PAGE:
Puppy slaughterhouse owner calls it a day
For the past seven years, business has been good – with Kieu Viet Hung earning between VNĐ 50 and 60 million a month. But, making a living doing something most people find abhorrent, Hung was faced with a crisis of conscience.
On a busy day, Kieu Viet Hung would slaughter more than 100 dogs, some of them puppies he’d been feeding to make sure they reached a profitable weight.
As well as a puppy fattening farm, he also had a slaughterhouse, and his business trifecta was completed with a restaurant where he cooked the meat he’d butchered to serve to regulars.
For the past seven years, business has been good – with Hung earning between VND50 and 60 million a month.
But, making a living doing something most people find abhorrent, Hung was faced with a crisis of conscience.
The 38-year-old from Thai Nguyen said: “Previously, we sold fertiliser at home. Because I had many children and my family was in poverty, I had to raise dogs to earn more income and cover family costs. So I opened a dog farm.
“I bought dogs from people in the neighbourhood and neighbouring communes to raise and slaughter. Depending on the number of customers ordering, each month we slaughtered from 50 to 60 dogs.
“When I slaughtered dogs, I felt sorry for them. Many dogs are very docile. When I was about to kill them, they often begged me. I didn’t want to kill them, but for the sake of my life, I had to kill them to earn money to support my family.”
But it was all too much for Hung, and he decided to give up his profitable business, even if it meant a struggle to feed his family.
“After seven years of slaughtering dogs and cats, I now want to advise people not to do it, it's very sinful,” he added.
“We can choose other dishes to eat. As for cats and dogs, which are animals close to you, let them be cared for and raised properly.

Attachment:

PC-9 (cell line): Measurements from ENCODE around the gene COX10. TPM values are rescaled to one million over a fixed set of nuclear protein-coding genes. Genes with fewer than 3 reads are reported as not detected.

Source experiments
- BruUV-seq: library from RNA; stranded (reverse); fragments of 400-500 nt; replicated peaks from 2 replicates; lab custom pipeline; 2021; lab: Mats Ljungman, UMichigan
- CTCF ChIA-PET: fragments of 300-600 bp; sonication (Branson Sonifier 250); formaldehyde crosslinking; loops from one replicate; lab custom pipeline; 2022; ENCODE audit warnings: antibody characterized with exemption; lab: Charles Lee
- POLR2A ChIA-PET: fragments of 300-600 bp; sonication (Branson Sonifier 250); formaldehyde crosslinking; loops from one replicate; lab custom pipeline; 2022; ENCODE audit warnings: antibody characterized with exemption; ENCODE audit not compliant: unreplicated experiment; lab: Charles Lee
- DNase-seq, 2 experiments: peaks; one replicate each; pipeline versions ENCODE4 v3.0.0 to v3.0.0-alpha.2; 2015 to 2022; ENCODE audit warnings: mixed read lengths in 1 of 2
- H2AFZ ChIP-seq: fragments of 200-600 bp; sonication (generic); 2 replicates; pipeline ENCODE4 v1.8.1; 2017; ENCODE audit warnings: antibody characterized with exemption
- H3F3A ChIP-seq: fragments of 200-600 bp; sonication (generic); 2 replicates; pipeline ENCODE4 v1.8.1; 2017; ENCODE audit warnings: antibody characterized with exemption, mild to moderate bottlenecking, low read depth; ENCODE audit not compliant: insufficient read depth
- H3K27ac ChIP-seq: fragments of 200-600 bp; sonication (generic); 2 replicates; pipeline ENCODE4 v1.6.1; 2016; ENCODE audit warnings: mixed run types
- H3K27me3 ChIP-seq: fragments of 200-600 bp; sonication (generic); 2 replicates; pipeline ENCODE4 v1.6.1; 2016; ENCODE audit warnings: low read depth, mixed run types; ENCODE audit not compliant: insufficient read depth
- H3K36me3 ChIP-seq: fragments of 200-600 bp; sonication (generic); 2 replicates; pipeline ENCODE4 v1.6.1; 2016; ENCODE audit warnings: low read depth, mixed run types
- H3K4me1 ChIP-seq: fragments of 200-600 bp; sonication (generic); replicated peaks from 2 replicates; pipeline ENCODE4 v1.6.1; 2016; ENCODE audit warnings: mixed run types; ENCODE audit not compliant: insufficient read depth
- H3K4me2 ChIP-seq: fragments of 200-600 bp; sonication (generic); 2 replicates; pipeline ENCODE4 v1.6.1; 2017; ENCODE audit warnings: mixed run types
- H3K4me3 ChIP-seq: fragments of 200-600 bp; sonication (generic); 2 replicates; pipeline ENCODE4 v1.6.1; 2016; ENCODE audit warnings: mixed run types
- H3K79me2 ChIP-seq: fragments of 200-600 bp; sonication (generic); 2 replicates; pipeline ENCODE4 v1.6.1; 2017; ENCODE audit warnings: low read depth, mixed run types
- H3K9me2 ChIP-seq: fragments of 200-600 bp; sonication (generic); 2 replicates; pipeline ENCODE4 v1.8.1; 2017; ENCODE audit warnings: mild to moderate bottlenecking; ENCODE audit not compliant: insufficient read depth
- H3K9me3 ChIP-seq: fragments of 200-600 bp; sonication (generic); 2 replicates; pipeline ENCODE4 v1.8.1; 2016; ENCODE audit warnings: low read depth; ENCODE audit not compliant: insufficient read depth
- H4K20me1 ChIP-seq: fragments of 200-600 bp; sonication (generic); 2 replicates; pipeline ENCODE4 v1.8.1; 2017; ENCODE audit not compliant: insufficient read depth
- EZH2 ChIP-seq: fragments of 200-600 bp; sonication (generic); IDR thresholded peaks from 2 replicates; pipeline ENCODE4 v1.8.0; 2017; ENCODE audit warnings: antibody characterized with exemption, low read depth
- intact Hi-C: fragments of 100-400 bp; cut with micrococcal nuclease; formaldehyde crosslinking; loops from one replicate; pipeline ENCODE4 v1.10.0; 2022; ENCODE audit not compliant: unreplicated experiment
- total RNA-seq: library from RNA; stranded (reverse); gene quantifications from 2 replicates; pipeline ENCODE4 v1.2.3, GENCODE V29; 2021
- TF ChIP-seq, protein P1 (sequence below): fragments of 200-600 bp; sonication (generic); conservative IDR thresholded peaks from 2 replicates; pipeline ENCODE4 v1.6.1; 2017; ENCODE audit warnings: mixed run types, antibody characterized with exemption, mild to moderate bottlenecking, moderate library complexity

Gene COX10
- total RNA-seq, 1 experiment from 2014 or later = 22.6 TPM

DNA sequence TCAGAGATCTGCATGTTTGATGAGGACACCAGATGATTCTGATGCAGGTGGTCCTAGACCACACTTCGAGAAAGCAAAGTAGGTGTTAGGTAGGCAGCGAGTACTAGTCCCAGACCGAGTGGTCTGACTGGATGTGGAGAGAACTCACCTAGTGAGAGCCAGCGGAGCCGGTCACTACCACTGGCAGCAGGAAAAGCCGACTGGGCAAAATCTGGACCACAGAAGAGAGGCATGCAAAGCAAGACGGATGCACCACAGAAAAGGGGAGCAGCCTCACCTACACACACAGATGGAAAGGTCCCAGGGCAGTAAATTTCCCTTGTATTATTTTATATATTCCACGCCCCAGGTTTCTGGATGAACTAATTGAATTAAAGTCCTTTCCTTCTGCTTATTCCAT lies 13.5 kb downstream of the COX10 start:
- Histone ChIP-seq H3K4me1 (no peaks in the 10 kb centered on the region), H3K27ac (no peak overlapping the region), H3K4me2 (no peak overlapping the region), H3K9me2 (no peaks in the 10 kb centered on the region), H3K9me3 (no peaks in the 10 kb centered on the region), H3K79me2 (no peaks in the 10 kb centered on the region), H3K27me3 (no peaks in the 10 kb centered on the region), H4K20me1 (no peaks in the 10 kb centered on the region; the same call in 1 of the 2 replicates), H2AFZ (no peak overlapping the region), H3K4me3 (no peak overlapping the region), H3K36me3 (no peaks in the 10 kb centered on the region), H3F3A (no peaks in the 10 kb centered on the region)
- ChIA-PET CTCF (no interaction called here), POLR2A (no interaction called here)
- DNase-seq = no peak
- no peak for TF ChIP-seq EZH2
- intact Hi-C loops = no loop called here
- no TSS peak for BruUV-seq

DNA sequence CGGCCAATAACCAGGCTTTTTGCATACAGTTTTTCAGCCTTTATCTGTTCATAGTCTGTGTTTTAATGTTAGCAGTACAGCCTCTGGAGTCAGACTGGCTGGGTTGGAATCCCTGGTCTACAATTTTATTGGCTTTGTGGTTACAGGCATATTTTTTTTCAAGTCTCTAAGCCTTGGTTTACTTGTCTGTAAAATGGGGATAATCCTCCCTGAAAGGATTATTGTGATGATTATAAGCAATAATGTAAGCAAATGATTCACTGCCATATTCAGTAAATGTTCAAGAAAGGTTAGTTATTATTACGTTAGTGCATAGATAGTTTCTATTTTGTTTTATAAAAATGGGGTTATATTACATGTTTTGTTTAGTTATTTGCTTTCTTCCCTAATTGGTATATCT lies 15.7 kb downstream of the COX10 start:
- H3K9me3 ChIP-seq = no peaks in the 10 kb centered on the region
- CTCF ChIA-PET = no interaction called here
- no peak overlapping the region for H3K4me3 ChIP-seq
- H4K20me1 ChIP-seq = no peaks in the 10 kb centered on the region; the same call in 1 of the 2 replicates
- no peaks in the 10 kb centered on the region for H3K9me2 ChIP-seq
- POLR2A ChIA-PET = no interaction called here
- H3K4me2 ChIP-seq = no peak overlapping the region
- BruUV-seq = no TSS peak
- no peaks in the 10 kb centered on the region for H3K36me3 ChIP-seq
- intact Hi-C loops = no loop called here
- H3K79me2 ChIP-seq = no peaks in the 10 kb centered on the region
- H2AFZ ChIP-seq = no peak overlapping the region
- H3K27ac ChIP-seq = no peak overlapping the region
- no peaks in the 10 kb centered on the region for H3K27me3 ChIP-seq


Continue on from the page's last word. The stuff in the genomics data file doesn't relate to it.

“Previously, on average I slaughtered three to four dogs each day but at its peak, anywhere from 100 to more than 100 were slaughtered each day.
“Shutting down the dog farm, my family's economy will definitely be affected at first, but I will try to overcome it.”
Hung had had 44 dogs on his farm when he decided to shut up shop, with one heavily pregnant.
Having already taken the decision to no longer kill these animals, he needed support to remove and rehome the ones he had left.
A friend told him about the animal rescue centre at Thai Nguyen University of Agriculture and Forestry, who in turn, contacted their partner, Humane Society International (HSI) to facilitate the rescue.
Through their ‘Models for Change’ programme, HSI lobbies authorities to not only make commitments to end dog meat consumption for good but also to work with those who give up the trade and support them in finding alternative professions.
Tham Hong Phuong, Humane Society International’s Viet Nam country director, said: “Hùng is the second trader in Vietnam to participate in our Models for Change program, which we hope will encourage the authorities to commit to a strategy to provide industry workers with alternative and economically viable livelihoods, while also supporting government efforts to eliminate rabies.